How To: Make Fire Logs from Newspaper

Extra! Extra! Read all about it! You can green-up your winter by recycling your old news into economical paper logs to fuel your fireplace or wood-burning stove.

How to Make Newspaper Logs

Photo: shutterstock.com

As winter approaches, many homeowners are eagerly anticipating the opportunity to use their fireplaces and wood-burning stoves. Preparation for the season typically involves chimney cleaning and, of course, securing firewood. Nothing else quite matches the scent of burning oak, maple, or fir, but if you’re looking to save a few bucks, it’s easy to make your own newspaper logs. There’s more than one method, but this is the simplest.

MATERIALS AND TOOLS
- Newspapers
- Water
- Large basin or bucket
- Dish soap
- Dowel

How to Make Newspaper Logs - Fire

Photo: shutterstock.com

STEP 1
Separate the newspaper into sections; one or two will go into the creation of each log. (Use the whole newspaper if it’s a small publication—for example, a paper you pick up free at the grocery store.) Next, fill your wash basin with warm water and about a teaspoon of dish soap. Soak the newspaper, being certain to submerge it completely. Allow it to soak for at least one hour but no more than 18, because at that point the paper degrades to a degree that makes it difficult to manage in later steps.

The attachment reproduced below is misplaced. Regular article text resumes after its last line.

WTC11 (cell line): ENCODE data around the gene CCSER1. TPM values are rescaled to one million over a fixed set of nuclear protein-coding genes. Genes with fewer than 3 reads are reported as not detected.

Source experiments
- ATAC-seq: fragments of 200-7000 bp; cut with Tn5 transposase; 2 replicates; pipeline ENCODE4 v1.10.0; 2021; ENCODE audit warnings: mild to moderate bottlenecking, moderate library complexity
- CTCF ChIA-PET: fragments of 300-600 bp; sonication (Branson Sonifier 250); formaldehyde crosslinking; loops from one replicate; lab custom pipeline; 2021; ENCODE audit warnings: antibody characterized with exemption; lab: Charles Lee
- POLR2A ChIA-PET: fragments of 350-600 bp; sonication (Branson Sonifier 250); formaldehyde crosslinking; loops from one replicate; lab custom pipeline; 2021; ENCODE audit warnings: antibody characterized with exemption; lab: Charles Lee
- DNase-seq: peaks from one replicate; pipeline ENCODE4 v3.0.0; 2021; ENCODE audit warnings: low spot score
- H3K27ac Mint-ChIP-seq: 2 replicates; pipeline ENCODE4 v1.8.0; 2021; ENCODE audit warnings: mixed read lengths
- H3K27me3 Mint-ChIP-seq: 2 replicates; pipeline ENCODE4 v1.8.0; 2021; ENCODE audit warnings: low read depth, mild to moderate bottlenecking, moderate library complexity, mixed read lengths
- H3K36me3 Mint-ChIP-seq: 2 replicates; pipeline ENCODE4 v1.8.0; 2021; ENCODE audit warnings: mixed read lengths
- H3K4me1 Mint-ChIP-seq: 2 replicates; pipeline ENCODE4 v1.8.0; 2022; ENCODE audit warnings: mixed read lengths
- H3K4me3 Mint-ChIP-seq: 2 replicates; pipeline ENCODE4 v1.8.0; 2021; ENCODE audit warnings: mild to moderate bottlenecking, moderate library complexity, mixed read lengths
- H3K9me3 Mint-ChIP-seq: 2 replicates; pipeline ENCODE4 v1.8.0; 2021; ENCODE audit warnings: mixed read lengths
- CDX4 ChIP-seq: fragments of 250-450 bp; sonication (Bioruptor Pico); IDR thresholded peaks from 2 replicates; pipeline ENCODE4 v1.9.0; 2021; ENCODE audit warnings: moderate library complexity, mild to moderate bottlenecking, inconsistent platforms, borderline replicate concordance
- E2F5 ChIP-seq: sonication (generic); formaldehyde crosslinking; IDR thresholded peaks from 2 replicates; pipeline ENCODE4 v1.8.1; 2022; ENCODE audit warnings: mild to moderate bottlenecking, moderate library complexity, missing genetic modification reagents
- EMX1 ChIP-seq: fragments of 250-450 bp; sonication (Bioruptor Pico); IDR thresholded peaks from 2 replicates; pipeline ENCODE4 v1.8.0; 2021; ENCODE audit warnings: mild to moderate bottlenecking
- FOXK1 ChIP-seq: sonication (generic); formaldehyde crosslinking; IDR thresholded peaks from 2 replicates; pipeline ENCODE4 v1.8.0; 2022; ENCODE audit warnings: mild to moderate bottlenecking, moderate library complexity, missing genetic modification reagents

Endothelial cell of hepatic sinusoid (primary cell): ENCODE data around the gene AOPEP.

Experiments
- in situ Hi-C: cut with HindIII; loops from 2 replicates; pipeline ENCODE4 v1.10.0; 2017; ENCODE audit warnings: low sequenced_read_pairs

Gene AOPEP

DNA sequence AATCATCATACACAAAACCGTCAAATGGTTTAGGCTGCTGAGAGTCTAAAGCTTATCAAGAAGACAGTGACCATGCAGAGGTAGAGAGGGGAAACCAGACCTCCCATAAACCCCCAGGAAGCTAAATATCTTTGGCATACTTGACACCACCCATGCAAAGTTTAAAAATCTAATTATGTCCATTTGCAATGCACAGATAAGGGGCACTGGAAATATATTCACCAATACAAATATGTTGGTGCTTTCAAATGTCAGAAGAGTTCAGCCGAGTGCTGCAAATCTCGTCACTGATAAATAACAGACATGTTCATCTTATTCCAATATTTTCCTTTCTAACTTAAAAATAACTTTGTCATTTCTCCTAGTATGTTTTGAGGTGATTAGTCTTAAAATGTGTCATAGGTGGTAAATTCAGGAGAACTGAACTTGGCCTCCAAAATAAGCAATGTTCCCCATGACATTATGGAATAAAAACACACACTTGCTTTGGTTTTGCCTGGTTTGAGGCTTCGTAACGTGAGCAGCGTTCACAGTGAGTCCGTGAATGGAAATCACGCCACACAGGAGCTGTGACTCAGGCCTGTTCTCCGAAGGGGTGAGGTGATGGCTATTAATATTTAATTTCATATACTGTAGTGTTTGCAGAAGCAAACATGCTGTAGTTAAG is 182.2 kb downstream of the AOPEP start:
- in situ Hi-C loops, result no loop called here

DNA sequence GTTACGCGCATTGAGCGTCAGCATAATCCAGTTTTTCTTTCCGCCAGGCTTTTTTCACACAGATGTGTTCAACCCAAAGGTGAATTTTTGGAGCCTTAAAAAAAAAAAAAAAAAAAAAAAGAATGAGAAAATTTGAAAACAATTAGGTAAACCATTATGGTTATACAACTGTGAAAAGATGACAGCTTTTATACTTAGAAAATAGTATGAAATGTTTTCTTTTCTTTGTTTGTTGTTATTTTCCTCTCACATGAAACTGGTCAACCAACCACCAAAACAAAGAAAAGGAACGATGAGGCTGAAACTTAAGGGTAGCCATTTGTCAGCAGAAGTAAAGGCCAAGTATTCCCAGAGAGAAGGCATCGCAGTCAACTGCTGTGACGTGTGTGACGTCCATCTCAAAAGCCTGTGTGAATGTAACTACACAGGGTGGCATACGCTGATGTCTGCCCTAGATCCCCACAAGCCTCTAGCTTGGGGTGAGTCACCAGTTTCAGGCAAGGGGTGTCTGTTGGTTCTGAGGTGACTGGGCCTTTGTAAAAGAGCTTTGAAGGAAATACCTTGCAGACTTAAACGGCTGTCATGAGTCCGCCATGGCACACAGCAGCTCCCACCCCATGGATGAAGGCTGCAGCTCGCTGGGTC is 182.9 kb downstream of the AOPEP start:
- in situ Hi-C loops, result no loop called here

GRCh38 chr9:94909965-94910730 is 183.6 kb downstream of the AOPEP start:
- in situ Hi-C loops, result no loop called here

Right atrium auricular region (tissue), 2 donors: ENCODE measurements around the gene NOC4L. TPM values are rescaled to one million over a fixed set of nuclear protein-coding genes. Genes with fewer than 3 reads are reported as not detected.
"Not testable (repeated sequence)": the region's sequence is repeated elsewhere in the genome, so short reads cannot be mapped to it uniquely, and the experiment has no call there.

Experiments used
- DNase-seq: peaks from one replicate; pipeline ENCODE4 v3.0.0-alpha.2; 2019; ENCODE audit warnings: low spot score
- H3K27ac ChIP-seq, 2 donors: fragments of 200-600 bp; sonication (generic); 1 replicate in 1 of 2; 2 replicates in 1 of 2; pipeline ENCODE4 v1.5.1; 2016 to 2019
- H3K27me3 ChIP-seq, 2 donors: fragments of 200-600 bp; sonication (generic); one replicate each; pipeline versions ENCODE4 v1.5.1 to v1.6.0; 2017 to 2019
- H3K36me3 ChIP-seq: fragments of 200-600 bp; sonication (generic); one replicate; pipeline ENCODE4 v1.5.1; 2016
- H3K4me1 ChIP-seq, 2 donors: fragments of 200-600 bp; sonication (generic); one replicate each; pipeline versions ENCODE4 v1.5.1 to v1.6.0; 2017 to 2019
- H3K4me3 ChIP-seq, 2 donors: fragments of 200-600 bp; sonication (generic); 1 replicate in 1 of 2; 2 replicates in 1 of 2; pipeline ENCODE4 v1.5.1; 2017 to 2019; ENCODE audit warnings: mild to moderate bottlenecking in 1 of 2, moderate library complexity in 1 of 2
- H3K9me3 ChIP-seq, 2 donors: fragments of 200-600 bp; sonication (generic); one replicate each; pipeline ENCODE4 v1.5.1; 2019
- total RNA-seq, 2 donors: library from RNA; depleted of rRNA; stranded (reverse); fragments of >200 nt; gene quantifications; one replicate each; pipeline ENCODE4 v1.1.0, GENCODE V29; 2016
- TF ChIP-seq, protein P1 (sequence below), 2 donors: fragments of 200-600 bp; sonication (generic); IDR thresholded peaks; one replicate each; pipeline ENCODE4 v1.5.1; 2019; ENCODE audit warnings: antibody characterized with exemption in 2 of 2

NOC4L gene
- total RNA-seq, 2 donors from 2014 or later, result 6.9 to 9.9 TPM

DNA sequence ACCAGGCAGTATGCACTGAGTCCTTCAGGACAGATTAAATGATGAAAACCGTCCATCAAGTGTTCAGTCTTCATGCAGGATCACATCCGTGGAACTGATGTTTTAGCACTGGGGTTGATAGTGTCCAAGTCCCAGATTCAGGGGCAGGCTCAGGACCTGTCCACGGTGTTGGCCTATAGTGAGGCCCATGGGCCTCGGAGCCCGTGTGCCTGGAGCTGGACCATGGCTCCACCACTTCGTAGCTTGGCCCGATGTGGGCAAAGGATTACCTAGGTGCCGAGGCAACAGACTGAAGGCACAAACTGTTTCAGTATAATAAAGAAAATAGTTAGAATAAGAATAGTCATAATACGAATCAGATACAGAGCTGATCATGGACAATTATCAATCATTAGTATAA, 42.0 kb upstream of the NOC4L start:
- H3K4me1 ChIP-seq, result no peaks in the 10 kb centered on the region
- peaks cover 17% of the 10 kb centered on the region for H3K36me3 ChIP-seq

STEP 2
Remove the newspaper from the wash basin and lay it on a flat surface. (This stage can get a little messy, so it’s wise to do it outside.) Place the dowel over the newspaper, then roll the paper onto the dowel, squeezing out the water as you go.

STEP 3
Gently remove the dowel from its position within the roll of newspaper. Place the paper log in a spot where it won’t be disturbed. Depending on the temperature and humidity in your area, it may take as little as three days or as long as two weeks for the log to dry out completely.

Once dry, the logs are ready to burn. If you’ve rolled them tightly, as you should do, they are going to be rather dense, and will initially require kindling to catch on fire. Compared with the genuine article, a newspaper log is likely to produce a greater quantity of ash, but its emissions are less harmful. So, in effect, you get to be green in two ways at once: by recycling your newspapers and by burning cleaner fuel.

Pass the marshmallows and throw another log on the fire!